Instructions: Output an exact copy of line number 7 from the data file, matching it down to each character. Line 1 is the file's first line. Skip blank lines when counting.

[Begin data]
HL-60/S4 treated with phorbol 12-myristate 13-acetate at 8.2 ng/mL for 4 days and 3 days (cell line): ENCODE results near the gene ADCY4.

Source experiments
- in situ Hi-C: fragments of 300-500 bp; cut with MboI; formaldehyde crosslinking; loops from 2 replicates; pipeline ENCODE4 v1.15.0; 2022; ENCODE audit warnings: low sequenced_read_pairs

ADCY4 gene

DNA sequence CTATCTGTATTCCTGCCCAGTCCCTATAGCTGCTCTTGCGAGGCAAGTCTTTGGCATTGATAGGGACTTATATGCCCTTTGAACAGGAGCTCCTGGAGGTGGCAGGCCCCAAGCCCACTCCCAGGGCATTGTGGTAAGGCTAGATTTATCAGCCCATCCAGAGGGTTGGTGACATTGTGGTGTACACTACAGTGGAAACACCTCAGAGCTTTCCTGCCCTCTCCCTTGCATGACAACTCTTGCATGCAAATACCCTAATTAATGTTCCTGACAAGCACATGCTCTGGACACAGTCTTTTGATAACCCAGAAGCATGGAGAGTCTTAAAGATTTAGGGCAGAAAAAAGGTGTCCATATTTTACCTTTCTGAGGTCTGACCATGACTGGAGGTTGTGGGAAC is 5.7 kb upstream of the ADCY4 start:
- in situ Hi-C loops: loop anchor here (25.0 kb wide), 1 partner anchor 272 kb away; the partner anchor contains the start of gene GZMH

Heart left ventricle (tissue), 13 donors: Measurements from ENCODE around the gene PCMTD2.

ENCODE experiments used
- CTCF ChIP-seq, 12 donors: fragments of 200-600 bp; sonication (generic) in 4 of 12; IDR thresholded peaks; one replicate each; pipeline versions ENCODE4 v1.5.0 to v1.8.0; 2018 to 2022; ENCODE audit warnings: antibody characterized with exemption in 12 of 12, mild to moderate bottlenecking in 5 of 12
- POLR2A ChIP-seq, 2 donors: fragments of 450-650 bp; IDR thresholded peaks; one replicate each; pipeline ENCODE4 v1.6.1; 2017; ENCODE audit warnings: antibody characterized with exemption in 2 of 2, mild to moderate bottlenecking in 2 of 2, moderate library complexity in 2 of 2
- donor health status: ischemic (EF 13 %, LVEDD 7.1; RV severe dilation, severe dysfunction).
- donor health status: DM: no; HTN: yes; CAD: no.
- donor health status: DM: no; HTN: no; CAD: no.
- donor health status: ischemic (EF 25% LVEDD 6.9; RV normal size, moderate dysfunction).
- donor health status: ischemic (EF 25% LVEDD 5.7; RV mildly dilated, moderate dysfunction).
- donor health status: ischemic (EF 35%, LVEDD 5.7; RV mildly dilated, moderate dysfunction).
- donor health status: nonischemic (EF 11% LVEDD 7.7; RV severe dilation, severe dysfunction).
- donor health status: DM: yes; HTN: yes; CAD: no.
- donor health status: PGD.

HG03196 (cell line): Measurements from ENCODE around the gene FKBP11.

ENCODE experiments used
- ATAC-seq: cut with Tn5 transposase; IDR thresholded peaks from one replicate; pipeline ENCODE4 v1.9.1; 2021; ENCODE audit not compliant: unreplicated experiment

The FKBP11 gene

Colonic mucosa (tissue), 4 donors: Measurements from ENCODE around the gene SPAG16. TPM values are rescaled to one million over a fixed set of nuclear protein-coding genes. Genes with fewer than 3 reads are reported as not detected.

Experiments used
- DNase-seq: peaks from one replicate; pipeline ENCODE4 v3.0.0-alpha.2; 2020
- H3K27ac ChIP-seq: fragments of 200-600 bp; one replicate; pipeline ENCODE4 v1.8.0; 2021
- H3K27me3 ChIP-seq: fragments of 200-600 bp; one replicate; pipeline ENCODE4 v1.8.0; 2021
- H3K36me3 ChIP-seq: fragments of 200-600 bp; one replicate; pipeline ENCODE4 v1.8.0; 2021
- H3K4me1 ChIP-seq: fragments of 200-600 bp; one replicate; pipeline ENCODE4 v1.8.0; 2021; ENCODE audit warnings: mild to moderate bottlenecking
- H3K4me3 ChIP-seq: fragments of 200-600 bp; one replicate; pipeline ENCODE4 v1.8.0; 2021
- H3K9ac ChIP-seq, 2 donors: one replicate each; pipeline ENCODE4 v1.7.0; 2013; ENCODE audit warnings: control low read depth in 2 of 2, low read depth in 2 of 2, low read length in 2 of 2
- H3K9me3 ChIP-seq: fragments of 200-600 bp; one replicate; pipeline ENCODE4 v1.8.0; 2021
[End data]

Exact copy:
Heart left ventricle (tissue), 13 donors: Measurements from ENCODE around the gene PCMTD2.